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Empire Genomics, a Buffalo life-sciences startup that develops tests to pinpoint whether a medical drug or treatment will help an individual patient, has received a $142,000 federal grant to produce a genomic companion diagnostic test for multiple myeloma, a blood-based cancer.

The Phase I Small Business Innovation Research grant is the first of its kind that Empire Genomics has been awarded. The company plans to use the money to further develop its licensed technology that seeks to predict how multiple myeloma patients will respond to therapeutic treatments.

The grant was supposed to be for $150,000 but was lowered because of the automatic federal budget cuts known as sequestration, according to Anthony Johnson, Empire Genomics’ president and CEO.

Also, the company recently announced that it had licensed a novel genomic biomarker from Cornell University that holds promise for developing a diagnostic tool for a form of prostate cancer.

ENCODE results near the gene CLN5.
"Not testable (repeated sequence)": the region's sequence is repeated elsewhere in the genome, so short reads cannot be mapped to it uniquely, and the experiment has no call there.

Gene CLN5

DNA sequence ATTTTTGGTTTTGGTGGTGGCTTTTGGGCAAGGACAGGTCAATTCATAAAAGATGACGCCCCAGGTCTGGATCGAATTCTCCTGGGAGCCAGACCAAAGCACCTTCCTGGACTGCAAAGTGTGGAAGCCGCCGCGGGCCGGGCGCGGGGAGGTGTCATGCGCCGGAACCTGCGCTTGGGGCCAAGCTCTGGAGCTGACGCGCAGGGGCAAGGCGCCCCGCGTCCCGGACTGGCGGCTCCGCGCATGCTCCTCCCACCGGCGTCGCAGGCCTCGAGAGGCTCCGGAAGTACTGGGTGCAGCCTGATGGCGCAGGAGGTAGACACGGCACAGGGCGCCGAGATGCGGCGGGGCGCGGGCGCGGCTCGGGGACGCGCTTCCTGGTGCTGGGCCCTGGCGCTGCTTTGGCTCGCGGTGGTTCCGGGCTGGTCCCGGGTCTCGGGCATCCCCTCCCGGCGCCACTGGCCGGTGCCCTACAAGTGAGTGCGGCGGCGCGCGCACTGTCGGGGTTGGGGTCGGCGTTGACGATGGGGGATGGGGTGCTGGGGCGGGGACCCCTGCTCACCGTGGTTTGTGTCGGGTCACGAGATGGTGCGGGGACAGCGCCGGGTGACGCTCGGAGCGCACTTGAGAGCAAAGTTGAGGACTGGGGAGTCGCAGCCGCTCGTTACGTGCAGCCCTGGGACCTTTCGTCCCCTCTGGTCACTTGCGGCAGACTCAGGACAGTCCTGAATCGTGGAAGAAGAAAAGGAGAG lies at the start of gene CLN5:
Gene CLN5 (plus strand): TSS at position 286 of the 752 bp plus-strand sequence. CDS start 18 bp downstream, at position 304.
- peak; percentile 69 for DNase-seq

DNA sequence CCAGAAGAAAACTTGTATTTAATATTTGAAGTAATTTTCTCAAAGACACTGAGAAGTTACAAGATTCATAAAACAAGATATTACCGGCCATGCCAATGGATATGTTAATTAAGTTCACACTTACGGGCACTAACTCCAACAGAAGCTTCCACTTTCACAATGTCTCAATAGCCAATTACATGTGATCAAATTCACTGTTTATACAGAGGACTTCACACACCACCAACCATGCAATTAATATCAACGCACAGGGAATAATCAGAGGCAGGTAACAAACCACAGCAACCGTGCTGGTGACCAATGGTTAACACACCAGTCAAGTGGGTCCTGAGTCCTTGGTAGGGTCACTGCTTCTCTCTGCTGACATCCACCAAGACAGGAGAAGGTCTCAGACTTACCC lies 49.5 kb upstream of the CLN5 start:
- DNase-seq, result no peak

Empire Genomics scientists will use the patent-pending biomarker to develop a genetic test that may aid in identifying, and suggesting the best method of care for, patients with neuroendocrine prostate cancer, or NEPC.

The company said there is no effective therapy for this form of prostate cancer and most patients die within a year of diagnosis.

Empire Genomics expects to launch the test for NEPC later this year and will look to form a partnership with pharmaceutical companies to use this tool in clinical trials.

Empire Genomics, which grew out of research conducted at Roswell Park Cancer Institute, is based on the edge of the Buffalo Niagara Medical Campus. The company had 12 employees last fall, when it announced plans to hire 50 more over the next five years.

- Stephen T. Watson